WHAT HAPPENED TO THE LA LAsMore Albums by moe.
1. The Bones of Lazarus
3. Downward Facing Dog
6. Paper Dragon
7. Chromatic Nightmare
9. One Way Traffic
10. Suck a Lemon
After twenty years together and nine studio albums, one might think moe. had pretty much done it all. Yet the famously independent-minded jam band is reaching for new ground on its latest project, What Happened To The LA LAs.
What Happened To The LA LAs features 10 tracks of compact melodies, each textured by moe.’s signature rock riffs and flourishes, and backed by a roller coaster ride of pulsing drums. It’s that pure moe. sound which the band’s ardent fans -- affectionately dubbed moe.rons -- have come to love over the band’s decades of industrious touring.
Most of the material on What Happened To The LA LAs has been road-tested at moe.’s rollicking concerts. “Bones of Lazarus” has been part of the moe. repertoire for more than 10 years, says Rob Derhak, though it went through a major transformation in the studio. Chuck Garvey’s “Suck A Lemon” was written for moe.’s fan-inspired psychedelic Halloween show.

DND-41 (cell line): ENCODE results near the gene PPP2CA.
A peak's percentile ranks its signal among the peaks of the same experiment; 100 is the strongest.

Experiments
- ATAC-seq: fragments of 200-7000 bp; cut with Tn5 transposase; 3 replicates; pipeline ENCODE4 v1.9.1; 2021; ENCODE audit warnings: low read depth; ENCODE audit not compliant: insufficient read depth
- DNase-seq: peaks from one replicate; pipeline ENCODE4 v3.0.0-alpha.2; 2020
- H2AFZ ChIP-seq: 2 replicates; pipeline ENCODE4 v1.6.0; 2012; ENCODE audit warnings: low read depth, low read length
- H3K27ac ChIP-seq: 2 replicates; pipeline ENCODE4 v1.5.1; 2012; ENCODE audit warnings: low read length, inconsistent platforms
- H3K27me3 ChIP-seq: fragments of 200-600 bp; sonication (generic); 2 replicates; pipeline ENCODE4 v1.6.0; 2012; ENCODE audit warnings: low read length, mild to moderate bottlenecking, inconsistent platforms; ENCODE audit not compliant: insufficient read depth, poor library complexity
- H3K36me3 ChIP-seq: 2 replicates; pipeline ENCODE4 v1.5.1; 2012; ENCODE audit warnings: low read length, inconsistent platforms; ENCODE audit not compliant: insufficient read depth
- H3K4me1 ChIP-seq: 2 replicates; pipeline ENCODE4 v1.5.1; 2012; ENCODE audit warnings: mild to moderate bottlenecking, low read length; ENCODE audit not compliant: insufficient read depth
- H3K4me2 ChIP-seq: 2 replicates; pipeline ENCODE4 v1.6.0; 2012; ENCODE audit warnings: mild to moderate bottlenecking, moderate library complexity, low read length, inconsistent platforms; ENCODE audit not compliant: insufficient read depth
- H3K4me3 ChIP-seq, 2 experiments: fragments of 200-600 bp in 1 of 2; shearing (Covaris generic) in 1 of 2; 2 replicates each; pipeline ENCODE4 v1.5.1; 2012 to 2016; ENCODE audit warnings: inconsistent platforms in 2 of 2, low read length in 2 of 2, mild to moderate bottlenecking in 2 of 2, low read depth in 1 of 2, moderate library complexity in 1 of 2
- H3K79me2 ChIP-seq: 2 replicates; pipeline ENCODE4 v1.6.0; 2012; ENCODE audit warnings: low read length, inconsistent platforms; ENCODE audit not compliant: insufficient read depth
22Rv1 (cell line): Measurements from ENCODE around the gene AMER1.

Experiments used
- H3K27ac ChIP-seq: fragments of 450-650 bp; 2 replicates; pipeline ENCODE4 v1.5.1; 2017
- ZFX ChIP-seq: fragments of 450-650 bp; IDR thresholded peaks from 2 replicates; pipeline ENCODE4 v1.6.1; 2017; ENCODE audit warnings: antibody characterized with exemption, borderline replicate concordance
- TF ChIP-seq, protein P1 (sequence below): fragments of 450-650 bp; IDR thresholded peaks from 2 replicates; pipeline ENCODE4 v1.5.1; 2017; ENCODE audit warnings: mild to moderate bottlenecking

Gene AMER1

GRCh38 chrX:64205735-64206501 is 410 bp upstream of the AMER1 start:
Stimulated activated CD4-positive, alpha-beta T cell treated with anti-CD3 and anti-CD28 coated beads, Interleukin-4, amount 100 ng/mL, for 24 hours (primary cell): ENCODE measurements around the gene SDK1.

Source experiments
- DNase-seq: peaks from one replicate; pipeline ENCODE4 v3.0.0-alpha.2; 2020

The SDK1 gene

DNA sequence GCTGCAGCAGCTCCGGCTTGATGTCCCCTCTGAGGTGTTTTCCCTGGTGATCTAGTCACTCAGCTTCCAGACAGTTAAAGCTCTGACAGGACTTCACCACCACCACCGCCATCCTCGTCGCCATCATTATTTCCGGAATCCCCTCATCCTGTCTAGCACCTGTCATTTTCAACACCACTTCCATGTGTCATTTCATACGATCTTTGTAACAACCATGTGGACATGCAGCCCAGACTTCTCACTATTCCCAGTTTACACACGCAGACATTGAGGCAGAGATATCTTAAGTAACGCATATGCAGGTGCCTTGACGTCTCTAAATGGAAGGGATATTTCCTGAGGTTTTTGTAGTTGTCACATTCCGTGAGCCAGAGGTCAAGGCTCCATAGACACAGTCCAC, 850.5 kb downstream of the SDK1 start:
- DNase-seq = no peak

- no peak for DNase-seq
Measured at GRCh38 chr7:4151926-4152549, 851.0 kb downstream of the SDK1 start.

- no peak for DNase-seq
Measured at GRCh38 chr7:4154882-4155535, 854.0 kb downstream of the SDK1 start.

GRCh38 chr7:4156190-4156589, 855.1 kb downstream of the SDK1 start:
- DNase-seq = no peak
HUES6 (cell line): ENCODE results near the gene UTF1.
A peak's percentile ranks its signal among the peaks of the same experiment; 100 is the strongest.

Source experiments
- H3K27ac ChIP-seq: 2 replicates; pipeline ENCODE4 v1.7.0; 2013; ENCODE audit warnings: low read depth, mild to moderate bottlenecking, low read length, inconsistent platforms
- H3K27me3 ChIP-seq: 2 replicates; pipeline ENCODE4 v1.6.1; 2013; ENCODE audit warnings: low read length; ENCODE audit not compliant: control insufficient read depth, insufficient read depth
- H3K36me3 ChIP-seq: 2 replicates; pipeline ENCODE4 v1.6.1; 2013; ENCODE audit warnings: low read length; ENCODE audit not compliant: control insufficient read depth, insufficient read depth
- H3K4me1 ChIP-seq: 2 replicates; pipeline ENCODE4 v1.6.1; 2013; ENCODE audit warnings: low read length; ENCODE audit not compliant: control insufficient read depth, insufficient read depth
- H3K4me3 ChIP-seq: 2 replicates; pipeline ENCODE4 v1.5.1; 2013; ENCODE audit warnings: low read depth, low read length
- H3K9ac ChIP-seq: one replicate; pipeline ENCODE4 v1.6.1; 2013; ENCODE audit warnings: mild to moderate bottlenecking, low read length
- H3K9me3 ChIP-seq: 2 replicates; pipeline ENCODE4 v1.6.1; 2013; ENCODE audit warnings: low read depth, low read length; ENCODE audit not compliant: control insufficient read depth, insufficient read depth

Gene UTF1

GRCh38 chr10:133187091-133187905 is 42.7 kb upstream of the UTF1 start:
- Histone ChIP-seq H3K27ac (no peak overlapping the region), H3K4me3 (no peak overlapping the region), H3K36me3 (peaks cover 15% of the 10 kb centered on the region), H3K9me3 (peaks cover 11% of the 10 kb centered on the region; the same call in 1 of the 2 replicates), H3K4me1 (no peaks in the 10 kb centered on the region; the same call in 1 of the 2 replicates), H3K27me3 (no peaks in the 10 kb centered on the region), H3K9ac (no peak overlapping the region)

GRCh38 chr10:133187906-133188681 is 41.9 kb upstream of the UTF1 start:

“Downward Facing Dog” is a newer moe. song, written by Al Schnier. It came together rather organically when Schnier realized what had been several different songs actually flowed together into one composition. Lyrically, the song addresses a time when Schnier was dealing with his father’s poor health.
“I had a lot of big issues on my mind,” Schnier recalls. “Being a dad, and being in this situation with my own dad, just makes you look at the big picture. I wanted the song to be something where I could express a passion for life and have it be something that people could relate to.”
Partnering with Sugar Hill enables moe. to work with a label which shares their distinct approach. Explains Garvey, “Everything we do has a very independent spirit to it, whether it’s the creation of T-shirt, a song, or an album. We have a whole team of people who have worked with us for years who are part of that process, and everyone at Sugar Hill gets that this is how we work. And we get that same sense from Sugar Hill, too. It’s an organization that’s been around for a long time and we’ve crossed paths with a lot of the bands on the label over the years. It does seem like a good fit.”